The Smoke Signal

Inside the Mind of a Bully


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ASAP Science

When was the last time you felt as though you had true control over your life? Where you felt more in charge of the situation, in opposed to your situation being in charge of you? When was the last time you felt that power, where you were in the position to be calling the shots of what happened next?

Power is a force that needs an object and the crave for power and control over our lives is far from a new epidemic. We all experience this desire on different levels For some this power is drawn from an academic perspective, trying to have control over one’s grades in order to feel as though they have control over the aspect of their lives involving their educational future and social success at the time. For others, this need for control comes from their drive for materialistic belongings, or in other words, “money is power”. That intense workout regime, the diet, the precise planner, the pathway that leads to a promotion, driving your car 120 mph down a back road, they all revolve around the hope to control something in our lives, even if this is for a limited amount of time or a small aspect, the personal reality one endures. The appeal of power is simply drawn from the idea that we can control our own reality, and even more precisely, the desire to have autonomy.

“Autonomy is the freedom of external control or influence, independence.” (Merriam-Webster Dictionary). Being power hungry is not as corrupt as it is made out to be; once it becomes evident, it is easy to understand that a drive for power and success is part of humaneness.

So if we all have the drive for power, why are we not all powerful? Many situational aspects play into this phenomenon, but on a personal level, this hunger is balanced out by empathy, guilt, and personal consciousness.

The pleasure from power is controlled, but for some people, it is not, and these people are referred to as psychopaths. And at the end of the day, these psychopaths are often charming, lacking traits of empathy,  have disregard social constructs, and a tendency to display violent behaviors. Psychopaths make up 1% of the population, and sociopaths make up 1 in 25 people in the world. These traits can lead these people to be the world’s best and most efficient CEOs, lawyers, and leaders of the world but are also likely to be our serial killers, rapists, and even your high school bullies.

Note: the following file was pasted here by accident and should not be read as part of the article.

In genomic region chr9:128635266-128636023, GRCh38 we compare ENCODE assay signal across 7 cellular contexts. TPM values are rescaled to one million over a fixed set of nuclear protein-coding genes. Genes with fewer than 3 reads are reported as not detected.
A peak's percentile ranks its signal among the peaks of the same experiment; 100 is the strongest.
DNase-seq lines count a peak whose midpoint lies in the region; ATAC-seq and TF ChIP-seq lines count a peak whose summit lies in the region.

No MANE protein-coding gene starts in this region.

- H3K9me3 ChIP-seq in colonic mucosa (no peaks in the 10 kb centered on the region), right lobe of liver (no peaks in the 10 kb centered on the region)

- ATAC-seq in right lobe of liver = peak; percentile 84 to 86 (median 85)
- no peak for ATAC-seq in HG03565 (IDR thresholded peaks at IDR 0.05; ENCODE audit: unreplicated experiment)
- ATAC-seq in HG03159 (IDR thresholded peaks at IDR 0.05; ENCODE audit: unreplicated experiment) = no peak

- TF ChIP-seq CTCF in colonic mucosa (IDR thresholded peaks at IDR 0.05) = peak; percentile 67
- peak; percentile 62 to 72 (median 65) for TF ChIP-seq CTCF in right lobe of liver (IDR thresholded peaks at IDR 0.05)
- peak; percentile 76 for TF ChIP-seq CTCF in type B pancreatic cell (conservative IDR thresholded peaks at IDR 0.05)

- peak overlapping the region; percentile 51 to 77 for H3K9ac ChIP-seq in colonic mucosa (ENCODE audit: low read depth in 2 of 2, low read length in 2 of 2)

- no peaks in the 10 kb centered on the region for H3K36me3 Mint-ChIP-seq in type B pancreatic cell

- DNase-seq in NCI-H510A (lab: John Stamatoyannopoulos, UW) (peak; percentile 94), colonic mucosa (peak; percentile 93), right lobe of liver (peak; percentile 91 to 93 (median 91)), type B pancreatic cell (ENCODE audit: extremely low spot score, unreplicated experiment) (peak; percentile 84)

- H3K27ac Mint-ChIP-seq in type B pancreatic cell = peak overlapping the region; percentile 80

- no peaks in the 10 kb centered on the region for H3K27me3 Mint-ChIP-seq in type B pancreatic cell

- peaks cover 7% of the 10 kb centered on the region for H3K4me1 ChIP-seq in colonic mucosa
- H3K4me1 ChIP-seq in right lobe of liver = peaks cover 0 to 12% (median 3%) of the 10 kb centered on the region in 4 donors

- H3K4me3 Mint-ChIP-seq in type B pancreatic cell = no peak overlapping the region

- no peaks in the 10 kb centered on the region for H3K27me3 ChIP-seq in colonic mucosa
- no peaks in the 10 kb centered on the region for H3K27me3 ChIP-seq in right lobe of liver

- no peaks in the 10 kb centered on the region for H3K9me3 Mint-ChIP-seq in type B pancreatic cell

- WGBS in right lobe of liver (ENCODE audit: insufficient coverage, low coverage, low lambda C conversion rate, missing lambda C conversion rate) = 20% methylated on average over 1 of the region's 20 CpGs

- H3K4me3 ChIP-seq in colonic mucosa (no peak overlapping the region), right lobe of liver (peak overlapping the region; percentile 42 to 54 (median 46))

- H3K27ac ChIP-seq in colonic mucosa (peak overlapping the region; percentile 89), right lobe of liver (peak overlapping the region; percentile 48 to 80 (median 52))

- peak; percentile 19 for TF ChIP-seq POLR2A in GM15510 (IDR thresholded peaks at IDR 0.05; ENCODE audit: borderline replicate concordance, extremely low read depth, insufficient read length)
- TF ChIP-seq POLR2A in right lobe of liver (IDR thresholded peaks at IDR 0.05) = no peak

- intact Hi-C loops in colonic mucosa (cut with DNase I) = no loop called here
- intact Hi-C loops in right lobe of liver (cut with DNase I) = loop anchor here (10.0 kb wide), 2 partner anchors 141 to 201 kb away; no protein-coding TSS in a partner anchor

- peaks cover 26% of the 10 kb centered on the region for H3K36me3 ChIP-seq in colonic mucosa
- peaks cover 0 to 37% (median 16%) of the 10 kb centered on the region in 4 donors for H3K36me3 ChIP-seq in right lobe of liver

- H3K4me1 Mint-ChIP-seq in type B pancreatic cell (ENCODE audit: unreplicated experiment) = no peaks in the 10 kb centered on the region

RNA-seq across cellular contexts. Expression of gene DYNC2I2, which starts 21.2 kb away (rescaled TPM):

“The most common trait we hear attributed to those who bully is that they lack empathy. They do not ‘feel the pain’ of the victims as they inflict pain upon them, freeing them to act without guilt, shame or hesitation.  Unbound by a social, emotional and/or moral conscious, they can comfortably and easily do things that the rest of us would find unthinkable.””

— Jeffrey Leiken, MA

In a study conducted by the journalist Dr. Mark Harrold, a clinical psychologist, in The Irish Times reads, “There is little doubt that the root cause of the problems described above is the deviant personality of the perpetrator. There is a good chance that they were bullies at school and have carried their deviancy into the work setting. Research indicates that they are likely to come from a dysfunctional family, which is most often the origin of the deviant behavior.

One of the first notable attributes of bullies is their Jekyll and Hyde manner of engaging with others. They are charming and even charismatic in one setting and as ruthless as a hardened criminal in another. They will crush any perceived threat like a fly, by whatever means – lying, cheating, manipulating, undermining and sabotage.”

The city of Ripon holds a growing 13,000 people, meaning statistically Ripon is home to 130 psychopaths and 520 sociopaths; on a smaller scale, Ripon High School would hold approx. 9 sociopaths and 34 sociopaths. In a recent poll by Smoke Signal writer Will Sanford, 65.1% of RHS’ student claim they’ve been bullied, which would mean that 600 kids have been verbally bullied, physically bullied, or cyberbullied. But is it possible for that many people to be impacted by the estimated 9 sociopaths present within RHS’ campus? Yes, but this would only apply if the psychopaths took the more violent harsh route and not the path that lead them to be successful businessmen, lawyers, and leaders of the world.

So while many bullies display psychopathic tendencies, not all bullies are psychopaths and not all psychopaths are bullies. We know bullying is a result of compensation for the lack of power one may feel in their lives, which should ask us to reevaluate our hunger for it on our own. Understanding the mindset of a bully is important and it raises an important question: who are the bullies in Ripon, and do they exist within ourselves?

 

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Inside the Mind of a Bully